4. Recurring matters. Customers on annual contracts are better than ones on month to month contracts, which in turn are better than those who pay once. Generating revenues from a spot market, such as an ad or affiliate network, is the least attractive.
  5. Price point matters. At low price points, the sales channel must be very scalable and the acquisition costs pretty low. At higher price points, there is more room for error.
  6. Sales channel matters. The lower cost and more scalable the channel, the better.
  7. Acquisition cost matters. The less it costs to acquire a given amount of revenue, the better.
  8. Revenue concentration matters. Having more than one enterprise customer or customer segment is more attractive.

With these rules, we can look at a startup’s revenues in the context of our historical deal flow and determine our valuation tolerance. Obviously, if we happen to have several recent deals with identical revenue characteristics, we can determine the valuation easily. But the above rules also allow us to make tradeoffs versus recent deals with different characteristics. For example, a company that is otherwise similar at half the price point would be worth a modest amount less. But if it had achieved revenue more quickly then grown much faster, that could make up the difference. In practice, we seem to be able to make these tradeoffs for most startups we encounter.

Importantly, we distinguish between the “market” price and the price we are willing to pay. While we may determine that the market price for a startup is X, that price is based on the startup going through the much lengthier, haphazard, and opaque process other investors use. So we typically ask for a price that is 20-30% below market. Conversely, we acknowledge that startups can likely get a 20-30% higher price if they are willing to go through that longer haphazard process. Note that this position makes us a more competitive choice for startups that don’t have a lead investor or a substantial fraction of the round closed. Startups that already have a chunk of working capital coming in obviously don’t get as much benefit from us moving quickly. 

Logical Process

These two innovations, sticking to an ideal profile and aligning valuation expectations up front, lead to a straightforward, efficient investment process. We simply apply the concept of failing as fast as possible.

  1. Receive request. We funnel all funding requests through our Web site to ensure we get a relatively consistent set of information that we can process quickly. Sometimes, we receive an electronic or verbal inquiry where we can “look ahead” to identify an obvious mismatch and save a founder the trouble of going to the site.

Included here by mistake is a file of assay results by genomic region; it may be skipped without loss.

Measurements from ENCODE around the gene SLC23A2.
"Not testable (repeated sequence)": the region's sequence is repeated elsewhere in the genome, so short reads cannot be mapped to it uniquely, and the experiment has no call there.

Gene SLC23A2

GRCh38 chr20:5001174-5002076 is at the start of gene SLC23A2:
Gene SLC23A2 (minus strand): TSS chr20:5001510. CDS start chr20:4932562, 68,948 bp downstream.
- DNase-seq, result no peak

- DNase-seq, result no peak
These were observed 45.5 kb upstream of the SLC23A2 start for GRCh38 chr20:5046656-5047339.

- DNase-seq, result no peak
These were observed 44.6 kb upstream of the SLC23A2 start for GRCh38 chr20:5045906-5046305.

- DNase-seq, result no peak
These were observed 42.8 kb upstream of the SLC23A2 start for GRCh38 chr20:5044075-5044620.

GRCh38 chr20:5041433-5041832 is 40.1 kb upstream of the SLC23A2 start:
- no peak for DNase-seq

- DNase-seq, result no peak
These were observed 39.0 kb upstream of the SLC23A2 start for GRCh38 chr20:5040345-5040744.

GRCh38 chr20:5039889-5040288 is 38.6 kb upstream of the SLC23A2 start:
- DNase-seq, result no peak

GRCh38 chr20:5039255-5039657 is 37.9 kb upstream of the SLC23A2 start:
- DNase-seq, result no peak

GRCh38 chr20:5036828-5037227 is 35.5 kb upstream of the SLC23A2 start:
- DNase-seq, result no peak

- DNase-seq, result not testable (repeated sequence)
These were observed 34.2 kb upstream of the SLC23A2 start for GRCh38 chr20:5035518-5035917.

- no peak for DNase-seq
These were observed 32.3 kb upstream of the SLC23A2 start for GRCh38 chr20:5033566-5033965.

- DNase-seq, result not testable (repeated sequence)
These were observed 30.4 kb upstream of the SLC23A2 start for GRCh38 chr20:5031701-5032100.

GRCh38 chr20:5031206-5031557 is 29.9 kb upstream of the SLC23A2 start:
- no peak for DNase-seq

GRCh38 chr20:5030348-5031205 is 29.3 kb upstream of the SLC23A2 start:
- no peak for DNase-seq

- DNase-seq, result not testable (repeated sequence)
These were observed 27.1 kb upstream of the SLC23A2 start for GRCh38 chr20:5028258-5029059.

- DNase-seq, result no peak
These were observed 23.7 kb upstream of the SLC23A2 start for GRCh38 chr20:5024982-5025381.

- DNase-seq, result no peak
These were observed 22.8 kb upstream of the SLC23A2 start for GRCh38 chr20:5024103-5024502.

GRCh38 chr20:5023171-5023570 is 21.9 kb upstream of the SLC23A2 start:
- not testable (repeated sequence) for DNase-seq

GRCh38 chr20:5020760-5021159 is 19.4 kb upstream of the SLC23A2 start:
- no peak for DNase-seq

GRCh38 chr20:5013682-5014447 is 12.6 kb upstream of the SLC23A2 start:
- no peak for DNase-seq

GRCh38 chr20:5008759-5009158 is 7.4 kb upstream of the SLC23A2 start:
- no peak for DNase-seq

2. Screen for profile fit. Based on a company’s description, Web site, and deck, we try to determine if a company fits our ideal profile. Occasionally, making this determination may require a few emails.
  3. Screen for valuation fit. Based on a company’s revenue model, current revenue level (including firm contracts going active soon), and capitalization structure, we calculate our valuation tolerance. Sometimes, making this determination may require a few emails. 
  4. Make an estimated offer. If a company’s valuation expectations are far outside our tolerance, we often reject the deal out of hand. If there’s potentially some room for overlap, we will provide our estimated offer to the company. Sometimes, exploring whether there is overlap may require a few emails.
  5. Review initial diligence documents. If there’s a profile fit and valuation alignment, we’ll review an initial set of diligence documents. We usually want to see a capitalization table, current balance sheet, monthly P&L spreadsheet, and some breakdown of customers.
  6. Phone call. If the documents don’t present any red flags, we schedule a phone call to review the business in general and dig down on specific issues. Often we proactively schedule a phone call for a few days after the company’s estimated date for delivering the documents.